Add to that the fact Cooper is not fully healthy and has struggled in the past when playing through injuries and there are some real red flags for Cooper that are not present for the other wide receivers being drafted in the same part of the draft.
Quarterback and Tight End
1. Cam Newton Minor uncertainty as to whether Newton would even be the starter in New England has kept his ADP depressed all offseason. He has easily won the starting job in camp and was named a team captain.
"Cam Newton right now is fitting in seamlessly with the New England Patriots' system and Bill Belichick."@TylerSully says Belichick is excited about a new QB and a new challenge in New England. pic.twitter.com/PhiEDsSkOs— CBS Sports HQ (@CBSSportsHQ) September 2, 2020
Fully healthy, Newton has earned gushing reviews from Bill Belichick this week. Newton has had four elite fantasy seasons (finishing as the QB4 or better) and we know his rushing ability (58 career rushing touchdowns) gives him a massive weekly fantasy ceiling. In the middle rounds of drafts, Newton makes for an enticing upside pick. Due to the incredible depth at quarterback, swinging for the fences comes with little risk because there are plenty of high floor options to pair him with.
2. Joe Burrow Burrow is going in the later rounds of drafts, which makes him a low-cost way to add a lot of fantasy upside to your roster. Burrow is an underrated athlete who put up surprisingly big rushing numbers in big games for LSU last season. He has been able to escape the pocket and scramble for big gains with some regularity in Bengals training camp. We can always expect teammates to have positive things to say but the comments coming from Bengals players in camp go well above and beyond the typical platitudes.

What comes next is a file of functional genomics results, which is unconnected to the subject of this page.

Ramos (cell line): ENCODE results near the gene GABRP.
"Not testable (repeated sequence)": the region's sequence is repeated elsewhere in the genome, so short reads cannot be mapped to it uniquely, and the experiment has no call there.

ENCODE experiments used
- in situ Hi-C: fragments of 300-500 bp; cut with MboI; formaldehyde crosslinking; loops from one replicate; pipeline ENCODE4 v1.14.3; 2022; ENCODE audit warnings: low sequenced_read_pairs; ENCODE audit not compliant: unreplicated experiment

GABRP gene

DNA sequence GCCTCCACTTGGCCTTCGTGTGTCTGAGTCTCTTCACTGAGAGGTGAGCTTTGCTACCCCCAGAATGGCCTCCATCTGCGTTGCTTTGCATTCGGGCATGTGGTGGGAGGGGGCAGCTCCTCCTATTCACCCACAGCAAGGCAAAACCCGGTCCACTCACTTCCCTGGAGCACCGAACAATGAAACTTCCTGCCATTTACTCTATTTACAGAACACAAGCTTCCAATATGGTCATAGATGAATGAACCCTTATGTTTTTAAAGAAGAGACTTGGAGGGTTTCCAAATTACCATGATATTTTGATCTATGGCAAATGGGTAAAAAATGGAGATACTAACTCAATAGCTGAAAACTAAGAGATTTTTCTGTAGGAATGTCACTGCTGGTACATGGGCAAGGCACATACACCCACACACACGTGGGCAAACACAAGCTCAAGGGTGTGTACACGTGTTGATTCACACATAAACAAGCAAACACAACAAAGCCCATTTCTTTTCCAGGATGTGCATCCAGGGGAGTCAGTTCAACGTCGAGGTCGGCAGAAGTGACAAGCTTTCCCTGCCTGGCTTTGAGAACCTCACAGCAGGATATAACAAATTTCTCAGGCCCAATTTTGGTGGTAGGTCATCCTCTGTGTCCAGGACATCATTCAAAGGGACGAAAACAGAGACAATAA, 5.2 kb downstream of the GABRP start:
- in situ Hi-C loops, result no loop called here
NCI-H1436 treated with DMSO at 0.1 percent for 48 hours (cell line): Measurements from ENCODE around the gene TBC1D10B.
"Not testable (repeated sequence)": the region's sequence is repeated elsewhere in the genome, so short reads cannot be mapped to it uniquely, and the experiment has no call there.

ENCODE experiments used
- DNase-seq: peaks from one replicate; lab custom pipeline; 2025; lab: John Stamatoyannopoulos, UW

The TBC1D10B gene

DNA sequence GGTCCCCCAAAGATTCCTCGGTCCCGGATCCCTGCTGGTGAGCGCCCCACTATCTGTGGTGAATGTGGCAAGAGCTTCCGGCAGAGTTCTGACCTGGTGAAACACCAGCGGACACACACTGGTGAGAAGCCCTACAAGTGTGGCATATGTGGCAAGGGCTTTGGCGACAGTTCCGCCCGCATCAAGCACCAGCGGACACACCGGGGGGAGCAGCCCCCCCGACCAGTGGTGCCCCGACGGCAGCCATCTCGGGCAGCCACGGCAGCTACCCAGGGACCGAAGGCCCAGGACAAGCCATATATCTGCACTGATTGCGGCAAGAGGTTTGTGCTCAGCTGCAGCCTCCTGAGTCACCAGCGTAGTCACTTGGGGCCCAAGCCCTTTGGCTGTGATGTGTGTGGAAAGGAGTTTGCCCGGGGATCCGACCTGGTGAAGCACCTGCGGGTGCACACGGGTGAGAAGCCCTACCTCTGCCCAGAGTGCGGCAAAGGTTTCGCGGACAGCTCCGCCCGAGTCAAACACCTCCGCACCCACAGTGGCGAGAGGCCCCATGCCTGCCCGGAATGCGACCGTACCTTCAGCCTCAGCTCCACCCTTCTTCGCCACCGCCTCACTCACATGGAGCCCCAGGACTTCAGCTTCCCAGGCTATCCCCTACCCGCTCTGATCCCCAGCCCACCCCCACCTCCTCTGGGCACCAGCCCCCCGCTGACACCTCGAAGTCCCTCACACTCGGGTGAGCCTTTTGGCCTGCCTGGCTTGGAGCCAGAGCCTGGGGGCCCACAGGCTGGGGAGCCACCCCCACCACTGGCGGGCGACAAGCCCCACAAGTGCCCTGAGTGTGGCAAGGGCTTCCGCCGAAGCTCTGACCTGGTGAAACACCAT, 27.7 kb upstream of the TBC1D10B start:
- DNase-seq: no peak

Players to avoid
1. Carson Wentz Wentz looked like he was positioned for a big fantasy season but camp has been a disaster for the Eagles offense. Jalen Reagor was tabbed to be the top outside playmaker for the offense. He was lost to a shoulder injury that will keep him sidelined for at least four weeks. Alshon Jeffery is likely to start on the PUP list, as well.
Even more concerning is that the Eagles have lost arguably their top two offensive linemen. Starting left tackle Andre Dillard tore his biceps in practice and landed on the injured reserve. Elite guard Brandon Brooks tore his Achilles. Quarterbacks need all of the surrounding pieces to fall into place to have a special season. The opposite is happening for Wentz.
2. Rob Gronkowski Gronkowski has some upside but many other tight ends going a couple of rounds later than him have a similar upside with higher floors. While some will point to Gronkowski’s rapport with Brady, it is worth remembering that both are learning a new offense. It is an offense that the Buccaneers' talented receivers and other tight ends already know well. We also do not know how much Gronkowski will be able to play at 31-years old and after sitting out a season. We do not even know whether Gronkowski will be a full-time player. As Bruce Arians said this week, “if that means he plays 50 plays or 30 plays, we’ll see.”